APIs, POSIX, and the C Library
Typically, applications are programmed against an Application Programming Interface (API), not directly to system calls. This is important, because no direct correlation is needed between the interfaces that applications make use of and the actual interface provided by the kernel. An API defines a set of programming interfaces used by applications. Those interfaces can be implemented as a system call, implemented through multiple system calls, or implemented without the use of system calls at all. In fact, the same API can exist on multiple systems and provide the same interface to applications while the implementation of the API itself can differ greatly from system to system.
One of the more common application programming interfaces in the Unix world is based on the POSIX standard. Technically, POSIX comprises a series of standards from the IEEE that aim to provide a portable operating system standard roughly based on Unix. Linux strives to be POSIX and SUSv3 complaint where applicable.
POSIX is an excellent example of the relationship between APIs and system calls. On most Unix systems, the POSIX-defined API calls have a strong correlation to the system calls. Indeed, the POSIX standard was created to resemble the interfaces provided by earlier Unix systems. On the other hand, some systems that are far from Unix, such as Windows NT, offer POSIX-compatible libraries.
The system call interface in Linux, as with most Unix systems, is provided in part by the C library. The C library implements the main API on Unix systems, including the standard C library and the system call interface. The C library is used by all C programs and, because of C's nature, is easily wrapped by other programming languages for use in their programs. The C library additionally provides the majority of the POSIX API.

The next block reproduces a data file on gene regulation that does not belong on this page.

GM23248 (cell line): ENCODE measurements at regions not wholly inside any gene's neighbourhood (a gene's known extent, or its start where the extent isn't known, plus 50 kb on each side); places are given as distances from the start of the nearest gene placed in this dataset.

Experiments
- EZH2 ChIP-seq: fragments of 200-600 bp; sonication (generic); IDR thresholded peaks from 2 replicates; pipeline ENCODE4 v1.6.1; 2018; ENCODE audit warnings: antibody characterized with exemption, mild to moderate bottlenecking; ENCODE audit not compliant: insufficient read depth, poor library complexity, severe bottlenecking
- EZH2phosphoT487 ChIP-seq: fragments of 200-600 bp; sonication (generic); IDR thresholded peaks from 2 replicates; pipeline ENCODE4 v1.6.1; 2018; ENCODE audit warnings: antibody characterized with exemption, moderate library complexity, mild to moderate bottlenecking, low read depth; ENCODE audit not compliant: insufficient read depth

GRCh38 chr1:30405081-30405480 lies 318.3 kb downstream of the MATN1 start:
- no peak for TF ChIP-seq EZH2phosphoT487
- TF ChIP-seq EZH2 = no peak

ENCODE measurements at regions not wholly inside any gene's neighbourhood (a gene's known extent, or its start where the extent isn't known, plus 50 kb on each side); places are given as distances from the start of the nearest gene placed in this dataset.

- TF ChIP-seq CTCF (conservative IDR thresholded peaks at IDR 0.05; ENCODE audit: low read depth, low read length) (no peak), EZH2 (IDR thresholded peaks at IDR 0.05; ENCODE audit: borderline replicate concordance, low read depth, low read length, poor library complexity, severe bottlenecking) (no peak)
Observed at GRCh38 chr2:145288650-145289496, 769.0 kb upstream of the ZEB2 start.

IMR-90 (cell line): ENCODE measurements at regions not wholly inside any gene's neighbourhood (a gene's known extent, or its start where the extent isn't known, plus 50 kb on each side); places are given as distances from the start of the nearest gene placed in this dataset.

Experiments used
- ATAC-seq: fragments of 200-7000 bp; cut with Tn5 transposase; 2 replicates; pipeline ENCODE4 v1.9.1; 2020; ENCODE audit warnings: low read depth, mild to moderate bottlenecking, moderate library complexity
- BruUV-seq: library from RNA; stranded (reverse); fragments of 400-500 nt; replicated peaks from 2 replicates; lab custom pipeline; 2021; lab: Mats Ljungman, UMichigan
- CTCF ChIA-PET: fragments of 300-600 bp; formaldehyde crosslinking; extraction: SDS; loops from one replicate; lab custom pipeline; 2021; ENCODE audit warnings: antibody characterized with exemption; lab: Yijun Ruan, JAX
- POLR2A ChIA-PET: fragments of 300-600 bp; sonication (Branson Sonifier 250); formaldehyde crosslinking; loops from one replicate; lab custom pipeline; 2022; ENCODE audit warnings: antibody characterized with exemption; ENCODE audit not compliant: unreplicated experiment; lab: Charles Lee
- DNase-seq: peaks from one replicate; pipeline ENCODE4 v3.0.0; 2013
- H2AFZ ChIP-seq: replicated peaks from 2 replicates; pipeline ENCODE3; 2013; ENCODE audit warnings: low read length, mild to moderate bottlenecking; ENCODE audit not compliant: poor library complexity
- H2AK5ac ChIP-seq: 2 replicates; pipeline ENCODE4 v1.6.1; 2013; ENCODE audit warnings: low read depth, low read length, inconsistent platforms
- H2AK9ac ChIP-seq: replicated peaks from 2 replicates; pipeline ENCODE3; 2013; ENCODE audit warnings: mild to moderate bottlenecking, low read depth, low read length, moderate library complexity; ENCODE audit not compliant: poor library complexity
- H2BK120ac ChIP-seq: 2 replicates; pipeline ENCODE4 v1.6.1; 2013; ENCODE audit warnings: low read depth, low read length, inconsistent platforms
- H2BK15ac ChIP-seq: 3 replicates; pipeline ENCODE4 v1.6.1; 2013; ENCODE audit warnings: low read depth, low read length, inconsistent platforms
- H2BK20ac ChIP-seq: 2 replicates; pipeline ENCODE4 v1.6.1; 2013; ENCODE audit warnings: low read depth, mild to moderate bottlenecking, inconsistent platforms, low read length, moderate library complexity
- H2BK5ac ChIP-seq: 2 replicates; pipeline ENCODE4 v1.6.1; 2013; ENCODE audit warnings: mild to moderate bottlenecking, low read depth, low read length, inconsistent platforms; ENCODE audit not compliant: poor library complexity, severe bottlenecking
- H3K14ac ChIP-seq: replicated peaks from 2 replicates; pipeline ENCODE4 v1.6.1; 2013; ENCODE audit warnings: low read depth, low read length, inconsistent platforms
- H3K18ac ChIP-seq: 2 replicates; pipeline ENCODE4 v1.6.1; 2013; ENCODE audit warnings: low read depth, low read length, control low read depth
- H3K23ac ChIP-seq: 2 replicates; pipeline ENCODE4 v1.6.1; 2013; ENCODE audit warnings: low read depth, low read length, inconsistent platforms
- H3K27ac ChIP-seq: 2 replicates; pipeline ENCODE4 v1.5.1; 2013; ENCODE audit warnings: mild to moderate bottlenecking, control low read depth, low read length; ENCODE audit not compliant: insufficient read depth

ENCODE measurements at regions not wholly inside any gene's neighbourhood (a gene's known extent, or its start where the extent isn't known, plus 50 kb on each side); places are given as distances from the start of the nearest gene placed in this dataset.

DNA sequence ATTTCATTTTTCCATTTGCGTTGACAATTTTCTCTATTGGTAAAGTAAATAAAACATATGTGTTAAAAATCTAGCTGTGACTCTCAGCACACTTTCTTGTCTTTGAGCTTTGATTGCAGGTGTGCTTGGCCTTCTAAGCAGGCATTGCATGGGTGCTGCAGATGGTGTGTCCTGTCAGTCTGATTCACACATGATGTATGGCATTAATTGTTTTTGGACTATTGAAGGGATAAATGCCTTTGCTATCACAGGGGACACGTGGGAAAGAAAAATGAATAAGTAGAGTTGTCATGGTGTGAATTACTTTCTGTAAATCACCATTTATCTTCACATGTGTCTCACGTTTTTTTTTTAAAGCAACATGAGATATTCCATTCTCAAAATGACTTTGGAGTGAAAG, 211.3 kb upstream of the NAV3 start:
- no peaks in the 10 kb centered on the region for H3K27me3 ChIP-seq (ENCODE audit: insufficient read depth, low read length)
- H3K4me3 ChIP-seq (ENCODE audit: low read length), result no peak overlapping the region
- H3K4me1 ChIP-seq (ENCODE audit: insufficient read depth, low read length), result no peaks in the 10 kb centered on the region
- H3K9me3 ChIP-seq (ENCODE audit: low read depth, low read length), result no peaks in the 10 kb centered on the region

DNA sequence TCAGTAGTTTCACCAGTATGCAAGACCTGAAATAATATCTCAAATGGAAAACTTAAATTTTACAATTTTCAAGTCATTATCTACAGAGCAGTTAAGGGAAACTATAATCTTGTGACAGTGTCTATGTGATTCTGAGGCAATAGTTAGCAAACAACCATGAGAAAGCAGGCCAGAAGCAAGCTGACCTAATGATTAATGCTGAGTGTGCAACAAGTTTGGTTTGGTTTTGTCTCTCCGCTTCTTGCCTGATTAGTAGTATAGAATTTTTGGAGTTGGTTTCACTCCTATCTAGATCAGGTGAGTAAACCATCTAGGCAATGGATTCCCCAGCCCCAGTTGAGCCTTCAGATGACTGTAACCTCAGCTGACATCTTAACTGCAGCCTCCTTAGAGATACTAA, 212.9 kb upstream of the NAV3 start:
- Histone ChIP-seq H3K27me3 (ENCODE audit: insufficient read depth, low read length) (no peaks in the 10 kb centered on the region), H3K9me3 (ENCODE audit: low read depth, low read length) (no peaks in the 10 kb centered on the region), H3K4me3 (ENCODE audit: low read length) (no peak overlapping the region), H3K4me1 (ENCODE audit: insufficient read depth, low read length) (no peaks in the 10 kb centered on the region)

Figure 5.1. The relationship between applications, the C library, and the kernel with a call to printf().
From the programmer's point of view, system calls are irrelevant; all the programmer is concerned with is the API. Conversely, the kernel is concerned only with the system calls; what library calls and applications make use of the system calls is not of the kernel's concern. Nonetheless, it is important for the kernel to keep track of the potential uses of a system call and keep the system call as general and flexible as possible.
A common motto related to interfaces in Unix is "provide mechanism, not policy." In other words, Unix system calls exist to provide a specific function in a very abstract sense. The manner in which the function is used is not any of the kernel's business.